The stranger enigmatically hints at emotions in Anna that have been hidden for a long time behind the masks of her dark and shallow lifestyle.
The characters in the story are the voices of so many who do not dare to speak up in a world where social and religious standards openly chastise the very actions that behind closed doors have become the ultimate paradigmatic way of life.
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Dead Air follows Glenn, a security guard investigating the murder of his friend who was shot while on the air at a radio station. What was the inspiration for the setup to this thrilling novel?
Like Beck, my high school best friend owned a radio station. He sold out before being shot, however. The only constant we have is change. Commercial radio exemplifies that change.
Radio was born to play the music that record companies were trying to sell. It soon become the primary form of entertainment for Americans broadcasting the early soap operas. Then came rock and roll. Talk radio attracts a wide range of demographics. Interestingly, I graduated from the same school as Alan Freed, who coined the iconic term Rock and Roll.
Beck struggles to put the past behind him and move forward. The murder at the station was a perfect analogy of transformation as Beck seeks the killer.
Beck is investigating the murder of his friend Zito, who we slowly learn is not who Beck thought. Did you plan this slow reveal of Zito’s backstory or did it happen organically while writing?
Beck and Zito’s friendship started as teenagers. In the decades since school, they have drifted apart. Life leads people down many paths. We become more guarded, reluctant to share the many secrets with those we depended on in youth.
The victim is an important character in a story. Murderers rarely plan to kill without a motive. There must be a reason to want that person dead. All mystery plots boil down to one of three motives, love, greed, or to cover up a crime.
The investigation of any murder, real or fiction, is a slow process. Investigators don’t know the full story immediately. People conceal secrets, they lie. The search is a painstaking pursuit to reveal the skeletons in the closet.
I think of this novel as a whodunit story that puts fascinating characters in interesting situations. Are there any scenes in your story that you had fun writing?
Beck and Irene, his romantic interest/partner, track his missing client to a hunting cabin where she is being held. Nothing in his white-collar career has prepared him for this confrontation. They are fighting through thick woods and underbrush to reach the cabin while carrying guns.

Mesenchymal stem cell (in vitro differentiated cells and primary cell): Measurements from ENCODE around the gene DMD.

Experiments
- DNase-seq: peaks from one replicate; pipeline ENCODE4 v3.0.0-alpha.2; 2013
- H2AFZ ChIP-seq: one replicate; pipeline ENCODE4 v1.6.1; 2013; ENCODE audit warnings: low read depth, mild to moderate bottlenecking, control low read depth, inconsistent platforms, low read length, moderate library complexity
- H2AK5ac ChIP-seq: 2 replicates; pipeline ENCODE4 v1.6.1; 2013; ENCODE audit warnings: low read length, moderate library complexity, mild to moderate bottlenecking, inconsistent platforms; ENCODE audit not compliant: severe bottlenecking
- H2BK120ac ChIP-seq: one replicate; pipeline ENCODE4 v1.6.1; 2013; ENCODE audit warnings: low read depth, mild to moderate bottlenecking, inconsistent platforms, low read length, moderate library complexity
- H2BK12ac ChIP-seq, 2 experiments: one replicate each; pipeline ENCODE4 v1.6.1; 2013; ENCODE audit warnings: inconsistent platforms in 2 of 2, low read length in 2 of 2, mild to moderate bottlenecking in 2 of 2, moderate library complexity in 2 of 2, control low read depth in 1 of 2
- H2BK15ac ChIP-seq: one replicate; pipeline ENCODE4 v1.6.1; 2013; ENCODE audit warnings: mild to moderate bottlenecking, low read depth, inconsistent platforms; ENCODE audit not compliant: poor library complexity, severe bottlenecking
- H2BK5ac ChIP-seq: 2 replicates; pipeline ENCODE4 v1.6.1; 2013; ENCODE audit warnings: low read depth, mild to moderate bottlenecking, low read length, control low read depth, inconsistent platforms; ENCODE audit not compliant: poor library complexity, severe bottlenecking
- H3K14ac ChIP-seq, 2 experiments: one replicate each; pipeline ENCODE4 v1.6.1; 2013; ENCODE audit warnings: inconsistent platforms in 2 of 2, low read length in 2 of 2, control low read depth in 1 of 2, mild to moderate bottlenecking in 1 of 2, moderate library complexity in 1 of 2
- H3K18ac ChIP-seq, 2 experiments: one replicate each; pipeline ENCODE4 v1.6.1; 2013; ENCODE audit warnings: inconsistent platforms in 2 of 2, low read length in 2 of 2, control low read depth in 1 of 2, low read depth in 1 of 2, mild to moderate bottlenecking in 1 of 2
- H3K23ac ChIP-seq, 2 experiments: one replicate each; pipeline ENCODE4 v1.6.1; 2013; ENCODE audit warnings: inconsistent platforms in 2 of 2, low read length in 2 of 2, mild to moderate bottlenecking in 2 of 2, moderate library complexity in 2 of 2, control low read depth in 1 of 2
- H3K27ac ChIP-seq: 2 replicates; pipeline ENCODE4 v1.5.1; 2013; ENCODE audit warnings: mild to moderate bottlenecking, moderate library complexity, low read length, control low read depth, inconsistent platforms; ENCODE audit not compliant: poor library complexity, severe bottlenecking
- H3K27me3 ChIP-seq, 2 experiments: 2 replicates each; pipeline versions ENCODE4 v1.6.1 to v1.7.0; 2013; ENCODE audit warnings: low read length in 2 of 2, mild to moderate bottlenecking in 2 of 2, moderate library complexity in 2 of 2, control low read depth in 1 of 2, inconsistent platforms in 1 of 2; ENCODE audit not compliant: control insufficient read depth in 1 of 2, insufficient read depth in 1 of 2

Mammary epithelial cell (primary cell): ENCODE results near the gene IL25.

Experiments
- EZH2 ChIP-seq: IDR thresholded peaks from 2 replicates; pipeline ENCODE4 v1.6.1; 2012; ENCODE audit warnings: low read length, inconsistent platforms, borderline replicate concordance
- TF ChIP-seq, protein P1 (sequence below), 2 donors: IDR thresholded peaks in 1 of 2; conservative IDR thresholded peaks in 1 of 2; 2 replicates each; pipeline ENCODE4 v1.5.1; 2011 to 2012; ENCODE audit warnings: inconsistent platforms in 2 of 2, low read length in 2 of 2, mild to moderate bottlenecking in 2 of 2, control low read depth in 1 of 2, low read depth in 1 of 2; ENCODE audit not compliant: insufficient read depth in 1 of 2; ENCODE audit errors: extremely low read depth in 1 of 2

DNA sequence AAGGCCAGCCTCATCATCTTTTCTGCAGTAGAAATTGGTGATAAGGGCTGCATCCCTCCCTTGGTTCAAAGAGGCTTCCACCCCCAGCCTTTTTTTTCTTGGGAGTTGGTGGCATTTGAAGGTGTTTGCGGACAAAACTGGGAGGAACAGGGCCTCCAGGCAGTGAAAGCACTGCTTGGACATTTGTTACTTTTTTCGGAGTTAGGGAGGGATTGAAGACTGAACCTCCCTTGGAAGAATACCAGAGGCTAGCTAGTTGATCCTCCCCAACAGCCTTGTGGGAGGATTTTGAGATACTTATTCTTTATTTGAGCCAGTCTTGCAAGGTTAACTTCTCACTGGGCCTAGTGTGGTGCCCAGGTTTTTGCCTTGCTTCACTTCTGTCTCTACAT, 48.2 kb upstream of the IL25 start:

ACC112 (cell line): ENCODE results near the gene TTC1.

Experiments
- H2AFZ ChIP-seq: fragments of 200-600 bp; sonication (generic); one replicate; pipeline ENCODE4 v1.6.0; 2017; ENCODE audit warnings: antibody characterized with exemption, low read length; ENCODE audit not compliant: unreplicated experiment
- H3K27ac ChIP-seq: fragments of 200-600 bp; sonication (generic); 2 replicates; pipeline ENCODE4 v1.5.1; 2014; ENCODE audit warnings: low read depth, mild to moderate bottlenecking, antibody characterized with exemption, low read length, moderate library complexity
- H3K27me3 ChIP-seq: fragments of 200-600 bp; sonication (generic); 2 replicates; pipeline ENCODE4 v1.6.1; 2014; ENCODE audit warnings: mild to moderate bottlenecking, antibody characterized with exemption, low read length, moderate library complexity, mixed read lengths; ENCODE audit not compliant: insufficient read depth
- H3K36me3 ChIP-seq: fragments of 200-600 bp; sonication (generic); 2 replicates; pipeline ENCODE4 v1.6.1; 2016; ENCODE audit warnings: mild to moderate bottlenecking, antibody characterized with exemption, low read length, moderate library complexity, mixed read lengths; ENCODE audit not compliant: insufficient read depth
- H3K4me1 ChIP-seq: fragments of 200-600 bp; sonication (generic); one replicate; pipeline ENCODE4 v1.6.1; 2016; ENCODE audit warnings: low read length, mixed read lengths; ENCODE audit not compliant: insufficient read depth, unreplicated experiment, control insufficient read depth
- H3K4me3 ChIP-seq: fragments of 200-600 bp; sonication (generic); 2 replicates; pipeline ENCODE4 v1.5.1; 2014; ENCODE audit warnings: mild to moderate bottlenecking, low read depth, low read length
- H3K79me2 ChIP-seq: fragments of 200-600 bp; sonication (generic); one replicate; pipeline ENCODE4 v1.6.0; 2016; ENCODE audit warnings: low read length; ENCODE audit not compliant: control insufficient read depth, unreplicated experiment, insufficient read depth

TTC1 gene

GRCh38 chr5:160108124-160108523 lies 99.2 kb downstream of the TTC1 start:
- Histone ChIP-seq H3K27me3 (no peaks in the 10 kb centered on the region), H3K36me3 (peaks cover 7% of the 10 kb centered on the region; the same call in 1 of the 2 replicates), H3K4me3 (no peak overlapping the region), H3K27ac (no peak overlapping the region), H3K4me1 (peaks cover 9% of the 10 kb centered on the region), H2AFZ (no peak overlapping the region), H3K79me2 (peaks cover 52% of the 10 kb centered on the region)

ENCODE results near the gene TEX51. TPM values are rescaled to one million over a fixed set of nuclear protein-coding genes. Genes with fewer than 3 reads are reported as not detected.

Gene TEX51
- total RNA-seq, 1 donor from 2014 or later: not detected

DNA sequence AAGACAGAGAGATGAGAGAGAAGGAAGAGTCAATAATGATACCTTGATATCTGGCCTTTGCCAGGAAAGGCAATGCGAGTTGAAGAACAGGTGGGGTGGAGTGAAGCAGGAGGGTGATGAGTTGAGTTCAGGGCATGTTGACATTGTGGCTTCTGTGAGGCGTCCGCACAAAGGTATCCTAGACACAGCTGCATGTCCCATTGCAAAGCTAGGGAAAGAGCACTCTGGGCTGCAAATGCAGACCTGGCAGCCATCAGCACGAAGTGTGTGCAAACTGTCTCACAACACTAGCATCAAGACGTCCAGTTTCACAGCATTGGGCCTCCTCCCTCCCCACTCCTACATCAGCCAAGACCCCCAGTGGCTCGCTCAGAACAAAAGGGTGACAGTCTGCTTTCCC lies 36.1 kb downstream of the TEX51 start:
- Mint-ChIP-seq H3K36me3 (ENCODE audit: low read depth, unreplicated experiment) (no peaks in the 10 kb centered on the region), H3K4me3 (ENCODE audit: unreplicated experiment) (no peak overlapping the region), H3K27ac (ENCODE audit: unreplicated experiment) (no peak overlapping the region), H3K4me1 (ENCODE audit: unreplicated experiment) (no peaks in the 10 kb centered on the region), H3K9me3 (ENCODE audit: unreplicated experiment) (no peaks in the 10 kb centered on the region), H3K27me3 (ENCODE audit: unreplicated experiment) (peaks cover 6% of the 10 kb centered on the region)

In order to survive, he must physically subdue a hired enforcer and be prepared to kill if necessary. Beck has become a hard ass with a chip on his shoulder. He comes to the epiphany that Irene is the love of his life and he must protect her at all costs.
This is the scene where he recognizes the past is behind him. What the future holds he doesn’t know.
What is the next story that you are working on and when will it be available?
I am writing the second in the Glenn Beckert series, Dead Secrets. In this tale, Beck mistakenly dismisses a missing person case until the body is found on the river bank. Beck endeavors to track the missing time of the deceased’s final hours and find the killer. He is quickly immersed onto the dark web where the secrets of artificial intelligent are a commodity. As a further distraction, Beck’s perplexed by a startling revelation by Irene, creating further conflict for him. He’s searching for a killer in a world where secrets stay secret or you die. Dead Secrets will be available in late 2018.
I have just completed a short story, Who Swiped Bobby Bucco Bear, a Christmas mystery featuring Glenn Beckert. I plan to have this available next year.
Dead Air signals trouble at the radio station. Glenn Beckert discovers his high school best friend is shot in the head while on the air. Beck, the owner of Blue Water Security, is employed to provide security for the station.
He becomes willingly embroiled in the investigation by the not-so-innocent widow. The list of potential suspects is long, gleaned from the numerous extramarital affairs of the victim and widow. The pending sale of the radio station has created friction between his now dead friend, Richie Zito and the major stockholders. Motives for murder becomes increasingly murky after the search reveals an encrypted file on Zito’s laptop.
Beck enlists the help of an old flame, Irene Schade, to break the code, revealing a money laundering network leading to the financial and political powers of his beloved city of Pittsburgh. Their collaboration ignites the flames of passion each had considered extinguished.
A former college teammate, police Lieutenant Paglironi delivers a message to back off. Arrogantly, he ignores his friend’s advice. The threats from less friendly sources are more ominous, forcing Beck to move in an unfamiliar world. A startling revelation from his client forces Beck to deal with his inner conviction of right and wrong, challenging the gray areas of his ethical principles. Betraying his client’s confidence could expose the killer. The alternative is to confront the suspect and take matters into his own hands. Either way his life is in jeopardy.
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Sometimes stories challenge everything you thought you knew about something and this is one of those books. The Fall of Lilith by Vashti Quiroz-Vega is a dark fantasy of fantastical proportions. Centered around the anti-heroine, Lilith, we follow the creation of the angels and their life in Floraison or “Heaven.” Lilith chafes under the rule of God and rebels, enacting the traditional role of Lucifer, although the Light-bringer joins the ill-advised rebellion as well. These celestial rebels are cast out of Heaven, down on earth where their bodies are changed, and they must rise to the new challenge of surviving a new world.
In some ways, Quiroz-Vega’s novel follows familiar beats of other angelic tales and even the traditional Judeo-Christian scripture passages, but she goes further by using Lilith as her vehicle to rend Heaven apart and creates a whole new story to tell. The descriptions in the book are particularly rich, and clearly there was plenty of thought spent in developing what Heaven and even Earth would look like to the angels.